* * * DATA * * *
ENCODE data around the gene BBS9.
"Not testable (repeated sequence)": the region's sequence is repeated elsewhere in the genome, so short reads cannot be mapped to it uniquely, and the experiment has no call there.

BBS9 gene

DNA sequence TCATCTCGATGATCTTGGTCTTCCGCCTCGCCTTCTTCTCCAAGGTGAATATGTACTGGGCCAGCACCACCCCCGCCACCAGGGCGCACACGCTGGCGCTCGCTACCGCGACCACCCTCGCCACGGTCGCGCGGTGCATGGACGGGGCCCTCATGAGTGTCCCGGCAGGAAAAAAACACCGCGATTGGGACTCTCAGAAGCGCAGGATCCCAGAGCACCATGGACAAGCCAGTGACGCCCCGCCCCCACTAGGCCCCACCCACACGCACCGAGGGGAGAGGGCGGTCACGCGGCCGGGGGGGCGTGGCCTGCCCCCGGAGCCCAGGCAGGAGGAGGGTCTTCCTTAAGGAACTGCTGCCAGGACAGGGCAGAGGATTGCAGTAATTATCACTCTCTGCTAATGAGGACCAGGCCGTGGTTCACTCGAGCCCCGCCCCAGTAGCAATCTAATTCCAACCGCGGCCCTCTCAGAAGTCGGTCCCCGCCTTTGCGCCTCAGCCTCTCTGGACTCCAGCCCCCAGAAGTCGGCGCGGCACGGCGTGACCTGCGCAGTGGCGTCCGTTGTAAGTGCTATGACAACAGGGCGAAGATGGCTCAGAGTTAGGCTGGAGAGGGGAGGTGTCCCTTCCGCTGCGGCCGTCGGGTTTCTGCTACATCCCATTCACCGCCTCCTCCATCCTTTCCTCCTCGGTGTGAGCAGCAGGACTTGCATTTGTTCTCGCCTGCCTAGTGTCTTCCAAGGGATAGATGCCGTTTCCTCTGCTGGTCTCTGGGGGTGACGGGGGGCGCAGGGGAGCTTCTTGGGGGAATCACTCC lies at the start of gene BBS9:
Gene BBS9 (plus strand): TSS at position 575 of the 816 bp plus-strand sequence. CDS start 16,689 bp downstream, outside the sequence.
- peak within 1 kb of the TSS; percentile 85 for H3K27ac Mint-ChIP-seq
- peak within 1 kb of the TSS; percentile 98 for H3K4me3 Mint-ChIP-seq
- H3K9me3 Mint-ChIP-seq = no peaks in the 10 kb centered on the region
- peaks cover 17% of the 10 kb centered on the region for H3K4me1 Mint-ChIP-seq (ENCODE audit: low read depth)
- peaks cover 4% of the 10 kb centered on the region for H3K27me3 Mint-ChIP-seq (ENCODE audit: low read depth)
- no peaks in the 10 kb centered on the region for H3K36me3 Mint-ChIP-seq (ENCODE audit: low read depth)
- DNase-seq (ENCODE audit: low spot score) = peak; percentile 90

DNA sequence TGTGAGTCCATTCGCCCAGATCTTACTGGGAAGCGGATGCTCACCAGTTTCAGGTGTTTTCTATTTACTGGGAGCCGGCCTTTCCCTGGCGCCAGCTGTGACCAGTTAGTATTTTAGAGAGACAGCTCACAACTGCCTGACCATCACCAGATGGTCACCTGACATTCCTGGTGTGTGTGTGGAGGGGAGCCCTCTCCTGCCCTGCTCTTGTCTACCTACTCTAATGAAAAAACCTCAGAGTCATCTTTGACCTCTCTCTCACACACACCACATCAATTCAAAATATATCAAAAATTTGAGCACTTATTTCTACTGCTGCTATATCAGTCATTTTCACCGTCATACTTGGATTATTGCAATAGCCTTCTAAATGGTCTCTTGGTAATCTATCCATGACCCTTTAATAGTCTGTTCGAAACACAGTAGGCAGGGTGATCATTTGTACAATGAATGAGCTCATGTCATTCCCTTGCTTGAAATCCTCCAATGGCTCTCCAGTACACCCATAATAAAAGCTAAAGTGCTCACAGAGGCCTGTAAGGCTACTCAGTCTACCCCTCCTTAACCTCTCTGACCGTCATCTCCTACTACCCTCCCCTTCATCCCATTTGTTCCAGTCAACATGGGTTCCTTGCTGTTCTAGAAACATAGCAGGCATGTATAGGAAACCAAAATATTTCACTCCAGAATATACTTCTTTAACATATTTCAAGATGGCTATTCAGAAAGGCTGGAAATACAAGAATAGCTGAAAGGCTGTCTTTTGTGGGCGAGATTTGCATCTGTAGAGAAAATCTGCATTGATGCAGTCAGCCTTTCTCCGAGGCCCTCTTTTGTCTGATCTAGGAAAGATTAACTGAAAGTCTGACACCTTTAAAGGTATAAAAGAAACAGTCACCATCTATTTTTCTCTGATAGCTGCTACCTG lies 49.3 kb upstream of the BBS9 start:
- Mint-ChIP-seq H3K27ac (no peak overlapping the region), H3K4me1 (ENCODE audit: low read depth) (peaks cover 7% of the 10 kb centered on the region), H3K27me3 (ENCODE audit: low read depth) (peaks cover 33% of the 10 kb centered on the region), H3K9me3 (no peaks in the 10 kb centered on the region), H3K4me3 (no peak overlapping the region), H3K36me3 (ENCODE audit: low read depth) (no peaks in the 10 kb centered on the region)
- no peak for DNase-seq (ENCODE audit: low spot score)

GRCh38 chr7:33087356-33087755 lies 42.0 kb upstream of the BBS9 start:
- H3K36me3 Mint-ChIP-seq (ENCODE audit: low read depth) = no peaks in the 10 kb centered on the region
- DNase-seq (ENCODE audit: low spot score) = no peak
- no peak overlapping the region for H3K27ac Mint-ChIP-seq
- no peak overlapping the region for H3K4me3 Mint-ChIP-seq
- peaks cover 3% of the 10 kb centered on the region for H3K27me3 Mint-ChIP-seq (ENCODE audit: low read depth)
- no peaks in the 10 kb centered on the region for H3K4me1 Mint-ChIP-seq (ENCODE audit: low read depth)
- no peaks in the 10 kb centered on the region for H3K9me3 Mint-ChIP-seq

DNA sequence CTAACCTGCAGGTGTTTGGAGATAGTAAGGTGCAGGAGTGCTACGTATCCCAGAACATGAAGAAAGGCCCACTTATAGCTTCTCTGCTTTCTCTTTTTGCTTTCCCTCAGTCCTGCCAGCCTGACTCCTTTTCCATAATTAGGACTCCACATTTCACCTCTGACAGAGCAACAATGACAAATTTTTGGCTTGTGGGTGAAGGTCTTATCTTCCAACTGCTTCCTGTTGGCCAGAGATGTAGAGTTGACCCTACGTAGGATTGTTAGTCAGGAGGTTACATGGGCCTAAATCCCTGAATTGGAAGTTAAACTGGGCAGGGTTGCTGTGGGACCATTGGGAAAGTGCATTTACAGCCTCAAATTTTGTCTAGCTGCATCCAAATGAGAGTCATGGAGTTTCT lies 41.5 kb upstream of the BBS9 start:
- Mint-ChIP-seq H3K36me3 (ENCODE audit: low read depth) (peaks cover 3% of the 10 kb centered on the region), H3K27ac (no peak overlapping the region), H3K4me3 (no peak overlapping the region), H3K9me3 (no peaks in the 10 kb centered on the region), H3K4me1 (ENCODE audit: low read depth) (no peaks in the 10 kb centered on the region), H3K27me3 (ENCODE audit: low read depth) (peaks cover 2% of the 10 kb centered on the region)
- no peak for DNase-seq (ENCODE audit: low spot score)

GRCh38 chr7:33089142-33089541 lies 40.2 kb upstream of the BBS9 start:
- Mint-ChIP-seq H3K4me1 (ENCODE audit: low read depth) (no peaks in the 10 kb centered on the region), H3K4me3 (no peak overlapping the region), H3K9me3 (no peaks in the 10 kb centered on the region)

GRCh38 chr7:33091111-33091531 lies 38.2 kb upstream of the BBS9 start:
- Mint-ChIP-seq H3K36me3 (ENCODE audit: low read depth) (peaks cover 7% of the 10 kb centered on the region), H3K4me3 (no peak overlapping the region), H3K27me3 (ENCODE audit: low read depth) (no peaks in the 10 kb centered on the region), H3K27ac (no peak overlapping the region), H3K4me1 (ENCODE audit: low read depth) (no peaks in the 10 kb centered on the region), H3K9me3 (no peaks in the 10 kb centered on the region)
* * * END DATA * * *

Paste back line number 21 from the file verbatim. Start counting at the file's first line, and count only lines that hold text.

- peaks cover 3% of the 10 kb centered on the region for H3K27me3 Mint-ChIP-seq (ENCODE audit: low read depth)